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UN official advises government to solve territorial disputes via talks

TAIPEI -- A visiting United Nations official would not comment Monday on President Ma Ying-jeou's recent peace proposal for the East China Sea, but suggested that Taiwan hold bilateral negotiations with its neighboring countries over such disputes.

“Undoubtedly, every time a country engages constructively with neighbors is a good thing, but we cannot comment on individual cases,” Galo Carrera, a former chairman and current member of the U.N. Commission on the Limits of the Continental Shelf, told Taiwan's Central News Agency on the sidelines of a two-day seminar in Taipei.

The seminar held by National Taiwan Normal University is being attended by 19 local and foreign experts who will share and exchange their opinions on the United Nations Convention on the Law of the Sea and the resolution of territorial disputes.

In early August, Ma advocated the establishment of a code of conduct for the East China Sea and cooperation on the development of the region's resources as ways of getting around territorial disputes, especially competing claims over the Tiaoyutai Islands.

The Tiaoyutai Islands, called the Senkakus in Japan and the Diaoyu Islands in China, lie about 100 nautical miles northeast of Taiwan. The island group is claimed by Taiwan, China and Japan.

“It is a delicate issue in which I do not have advice on policy issue related to sovereignty or government issues,” said Carrera.

“Whatever arrangements that Taiwan negotiates with all its neighbors are the routes to go,” the Mexican U.N. official added.

The best avenue for Taiwan to solve the disputes is to enter into bilateral negotiations with its neighboring countries, he said.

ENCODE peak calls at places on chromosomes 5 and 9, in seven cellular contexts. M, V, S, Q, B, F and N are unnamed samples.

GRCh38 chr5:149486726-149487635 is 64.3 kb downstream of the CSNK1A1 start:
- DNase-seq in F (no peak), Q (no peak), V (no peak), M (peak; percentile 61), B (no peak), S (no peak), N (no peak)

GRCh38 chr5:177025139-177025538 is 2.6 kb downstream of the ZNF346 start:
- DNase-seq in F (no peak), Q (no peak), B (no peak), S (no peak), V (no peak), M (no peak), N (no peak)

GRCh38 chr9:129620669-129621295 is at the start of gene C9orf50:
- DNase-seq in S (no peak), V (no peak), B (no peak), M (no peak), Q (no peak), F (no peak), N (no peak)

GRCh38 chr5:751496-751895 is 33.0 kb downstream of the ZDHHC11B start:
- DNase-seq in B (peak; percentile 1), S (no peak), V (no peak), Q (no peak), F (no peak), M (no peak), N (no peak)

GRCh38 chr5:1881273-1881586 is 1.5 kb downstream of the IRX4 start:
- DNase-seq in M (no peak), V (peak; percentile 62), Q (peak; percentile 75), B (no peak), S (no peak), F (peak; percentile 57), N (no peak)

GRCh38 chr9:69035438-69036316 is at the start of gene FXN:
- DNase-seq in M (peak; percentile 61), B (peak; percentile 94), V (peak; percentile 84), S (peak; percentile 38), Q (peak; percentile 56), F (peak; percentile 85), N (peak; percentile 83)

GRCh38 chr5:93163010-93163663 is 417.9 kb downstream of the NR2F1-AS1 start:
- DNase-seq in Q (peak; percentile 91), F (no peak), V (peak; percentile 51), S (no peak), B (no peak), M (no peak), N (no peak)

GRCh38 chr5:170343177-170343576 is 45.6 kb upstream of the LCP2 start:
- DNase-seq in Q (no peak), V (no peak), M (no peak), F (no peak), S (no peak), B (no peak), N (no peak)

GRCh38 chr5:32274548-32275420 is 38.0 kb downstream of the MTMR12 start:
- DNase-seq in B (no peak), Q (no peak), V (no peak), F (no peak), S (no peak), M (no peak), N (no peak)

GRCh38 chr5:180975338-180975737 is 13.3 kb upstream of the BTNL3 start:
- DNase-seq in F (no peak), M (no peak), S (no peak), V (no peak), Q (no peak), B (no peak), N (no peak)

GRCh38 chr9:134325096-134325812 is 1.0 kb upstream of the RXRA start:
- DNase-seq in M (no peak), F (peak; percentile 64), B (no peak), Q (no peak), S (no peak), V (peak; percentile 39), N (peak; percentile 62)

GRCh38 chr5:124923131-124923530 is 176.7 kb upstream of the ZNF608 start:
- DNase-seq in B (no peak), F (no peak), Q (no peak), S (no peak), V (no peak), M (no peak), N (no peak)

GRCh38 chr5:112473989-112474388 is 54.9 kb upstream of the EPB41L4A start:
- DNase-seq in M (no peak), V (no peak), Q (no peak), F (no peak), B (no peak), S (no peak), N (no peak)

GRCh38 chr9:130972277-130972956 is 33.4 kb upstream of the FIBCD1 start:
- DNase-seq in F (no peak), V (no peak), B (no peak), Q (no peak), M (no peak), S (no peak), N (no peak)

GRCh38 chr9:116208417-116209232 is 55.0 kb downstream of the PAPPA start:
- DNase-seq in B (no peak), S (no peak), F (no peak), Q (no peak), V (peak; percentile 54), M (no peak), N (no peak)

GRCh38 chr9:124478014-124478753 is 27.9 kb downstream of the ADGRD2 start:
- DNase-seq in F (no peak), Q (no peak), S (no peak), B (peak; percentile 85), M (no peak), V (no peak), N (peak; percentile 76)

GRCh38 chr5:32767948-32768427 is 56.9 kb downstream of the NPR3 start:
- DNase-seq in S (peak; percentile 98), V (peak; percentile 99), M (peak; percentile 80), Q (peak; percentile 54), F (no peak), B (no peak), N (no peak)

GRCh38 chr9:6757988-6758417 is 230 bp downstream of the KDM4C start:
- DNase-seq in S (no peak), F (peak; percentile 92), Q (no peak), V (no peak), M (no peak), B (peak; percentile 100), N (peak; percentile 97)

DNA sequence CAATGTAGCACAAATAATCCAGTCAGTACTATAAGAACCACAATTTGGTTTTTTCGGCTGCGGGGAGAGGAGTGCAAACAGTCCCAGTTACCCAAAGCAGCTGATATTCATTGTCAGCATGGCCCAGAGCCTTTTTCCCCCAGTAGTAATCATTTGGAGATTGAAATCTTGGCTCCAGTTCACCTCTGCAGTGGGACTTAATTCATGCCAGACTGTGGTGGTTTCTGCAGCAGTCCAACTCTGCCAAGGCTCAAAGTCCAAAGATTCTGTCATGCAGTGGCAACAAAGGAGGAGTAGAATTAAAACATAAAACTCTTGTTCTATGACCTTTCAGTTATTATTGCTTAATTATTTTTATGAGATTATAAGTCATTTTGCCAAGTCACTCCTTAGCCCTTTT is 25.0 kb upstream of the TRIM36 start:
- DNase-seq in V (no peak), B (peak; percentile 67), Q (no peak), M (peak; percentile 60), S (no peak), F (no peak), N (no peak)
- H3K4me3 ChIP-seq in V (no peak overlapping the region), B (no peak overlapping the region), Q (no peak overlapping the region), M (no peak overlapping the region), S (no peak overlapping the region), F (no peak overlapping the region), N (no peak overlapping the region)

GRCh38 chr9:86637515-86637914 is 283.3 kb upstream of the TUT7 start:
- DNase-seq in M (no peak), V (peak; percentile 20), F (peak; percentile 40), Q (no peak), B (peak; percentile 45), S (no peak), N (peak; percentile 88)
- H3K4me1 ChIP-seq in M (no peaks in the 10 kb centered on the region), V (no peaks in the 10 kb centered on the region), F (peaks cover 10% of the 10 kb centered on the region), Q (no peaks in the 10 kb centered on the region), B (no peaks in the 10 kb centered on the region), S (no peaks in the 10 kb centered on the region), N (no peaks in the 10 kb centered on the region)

Carrera said that his position is completely impartial in relation to all initiatives that take place.

In addition, recent events in the South China Sea should be considered lessons, said Carrera.

“The lessons learned and experiences had in the South China Sea can help us understand the consequences and causes and effects of actions taking place in other regions and vice versa,” he added.

Meanwhile, Deputy Interior Minister Lin Tzu-ling, who was invited to make the opening remarks at the event, reaffirmed Taiwan's claim to the South China Sea and East China Sea amid growing territorial disputes among neighboring countries

“It is indisputable that the Republic of China holds sovereignty over the two regions from the perspectives of geography, history and international law,” Lin said.

The results of the seminar will serve as reference for the government's future policymaking on similar issues and policies, she said.

Taiwan has made efforts to have a stronger presence amid the growing disputes. In addition to Ma's East China Sea Peace Initiative, several senior officials visited Taiping Island in the South China Sea to assert sovereignty in late August.

Six countries — Taiwan, China, the Philippines, Vietnam, Malaysia and Brunei — claim all or part of the South China Sea and its island chains. The area is believed to be rich in oil resources.

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